LOCKPORT, N.Y. (WIVB) — Firefighters across Western New York had a more difficult time doing their jobs on Friday, dealing with the cold, wind and bitter temperatures.
Multiple fires broke out across the area. Battling fires can present several challenges, but extreme weather conditions, like the Arctic blast, makes it more difficult. Hoses and nozzles can freeze. Firefighters also get fatigued faster, meaning crews have to rotate in.
“In firefighting, minutes matter so every little thing adds up by the end of the incident,” Luca Quagliano, City of Lockport Fire Chief, said. “Your body’s using that much more energy just to keep warm and on top of that performing all the duties of the job itself.”
His department responded to 73 Price Street and 5777 Sweetwood Drive Friday morning.
On Price Street, Chief Quagliano says crews were dispatched just after 3 a.m. to the home. The occupants of the home were able to evacuate with their dog.
The blaze caused approximately $40,000 in damage to the interior of the home and backside of the structure.
There is no official cause for the fire, but investigators suspect it was an electrical issue.
At approximately 7 a.m., police and fire units responded to the scene of an apartment on Sweetwood Drive after a 911 call stated there was a fire inside the building.
According to authorities, flames and heavy smoke were seen inside the building.
Authorities say one occupant was transported to ECMC with non-life threatening burns and all other occupants were evacuated without injuries.
The frigid temperatures caused some of the City of Lockport Fire Department’s gear to freeze due to the short turn around between calls.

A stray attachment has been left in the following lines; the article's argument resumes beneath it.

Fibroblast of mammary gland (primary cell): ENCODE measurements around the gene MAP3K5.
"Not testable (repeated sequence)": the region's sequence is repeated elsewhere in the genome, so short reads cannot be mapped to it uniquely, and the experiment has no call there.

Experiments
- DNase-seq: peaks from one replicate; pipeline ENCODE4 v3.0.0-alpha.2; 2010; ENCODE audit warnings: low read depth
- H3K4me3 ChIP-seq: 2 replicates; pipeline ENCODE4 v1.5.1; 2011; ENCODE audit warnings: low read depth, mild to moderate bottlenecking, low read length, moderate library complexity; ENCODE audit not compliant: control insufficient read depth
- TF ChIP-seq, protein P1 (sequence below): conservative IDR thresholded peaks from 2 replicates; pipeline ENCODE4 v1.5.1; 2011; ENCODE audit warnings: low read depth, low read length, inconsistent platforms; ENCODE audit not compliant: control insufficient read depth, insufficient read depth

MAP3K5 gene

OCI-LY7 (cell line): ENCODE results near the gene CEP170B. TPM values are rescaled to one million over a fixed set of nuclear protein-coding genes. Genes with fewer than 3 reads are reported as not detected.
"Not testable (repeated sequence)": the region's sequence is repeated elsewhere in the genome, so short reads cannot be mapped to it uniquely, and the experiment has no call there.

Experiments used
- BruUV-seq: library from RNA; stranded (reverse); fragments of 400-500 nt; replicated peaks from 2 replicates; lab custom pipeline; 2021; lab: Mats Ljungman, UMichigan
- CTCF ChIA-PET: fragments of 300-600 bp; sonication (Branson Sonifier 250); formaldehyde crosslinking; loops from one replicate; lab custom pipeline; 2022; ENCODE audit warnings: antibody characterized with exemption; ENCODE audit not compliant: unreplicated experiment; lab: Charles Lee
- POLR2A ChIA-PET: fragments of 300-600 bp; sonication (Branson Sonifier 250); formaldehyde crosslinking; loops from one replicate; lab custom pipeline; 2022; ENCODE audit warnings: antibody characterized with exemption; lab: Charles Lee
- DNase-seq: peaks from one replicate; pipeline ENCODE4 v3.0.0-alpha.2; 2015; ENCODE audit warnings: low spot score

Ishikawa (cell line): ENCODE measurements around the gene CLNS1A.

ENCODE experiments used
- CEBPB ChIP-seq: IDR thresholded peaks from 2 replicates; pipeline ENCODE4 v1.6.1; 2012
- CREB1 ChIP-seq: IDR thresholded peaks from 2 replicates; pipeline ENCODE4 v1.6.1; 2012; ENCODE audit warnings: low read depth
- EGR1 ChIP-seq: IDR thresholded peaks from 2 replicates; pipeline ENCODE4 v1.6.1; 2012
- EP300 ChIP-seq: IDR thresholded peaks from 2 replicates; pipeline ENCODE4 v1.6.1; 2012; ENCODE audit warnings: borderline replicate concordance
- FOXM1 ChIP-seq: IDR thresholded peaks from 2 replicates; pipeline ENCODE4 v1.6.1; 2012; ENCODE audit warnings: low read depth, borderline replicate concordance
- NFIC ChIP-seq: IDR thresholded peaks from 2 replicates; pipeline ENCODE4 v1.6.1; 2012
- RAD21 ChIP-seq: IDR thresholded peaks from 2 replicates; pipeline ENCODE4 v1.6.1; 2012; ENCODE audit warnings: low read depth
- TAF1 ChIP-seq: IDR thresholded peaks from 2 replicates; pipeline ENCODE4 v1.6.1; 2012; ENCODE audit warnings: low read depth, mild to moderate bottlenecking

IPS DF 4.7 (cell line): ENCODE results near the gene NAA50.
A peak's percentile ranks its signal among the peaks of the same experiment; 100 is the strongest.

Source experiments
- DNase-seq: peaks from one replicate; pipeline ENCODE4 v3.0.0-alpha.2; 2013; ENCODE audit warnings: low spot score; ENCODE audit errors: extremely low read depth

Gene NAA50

“Hydrants freeze, hoses freeze. We have to make sure we are mindful of what the temperature is and how to actively operate our equipment to keep it flowing the water,” Chris McClune, South Lockport Fire Department Chief, said.
In South Buffalo, fire fighters responded to a fire on Pomeroy Street. They say the fire causes hundreds of thousands of dollars in damage.
Departments have to take extra safety measures on scene during intense weather. In extreme cold, they sometimes call in salt trucks to eliminate ice or the water department in case a hydrant is frozen.
“When we are spraying water in zero degrees weather, five degree weather, we are definitely causing a larger hazzard for slip and fall injuries and equipment failures,” McClune added.
Chief Quagliano says fires are more likely during the colder months because of the extra heating inside buildings.
“Not just space heaters but any other type of accessory heating, fireplaces, just the fact that the furnace is running that much more too,” Chief Quagliano concluded.
The families affected by both fires in Lockport are being assisted by the Red Cross.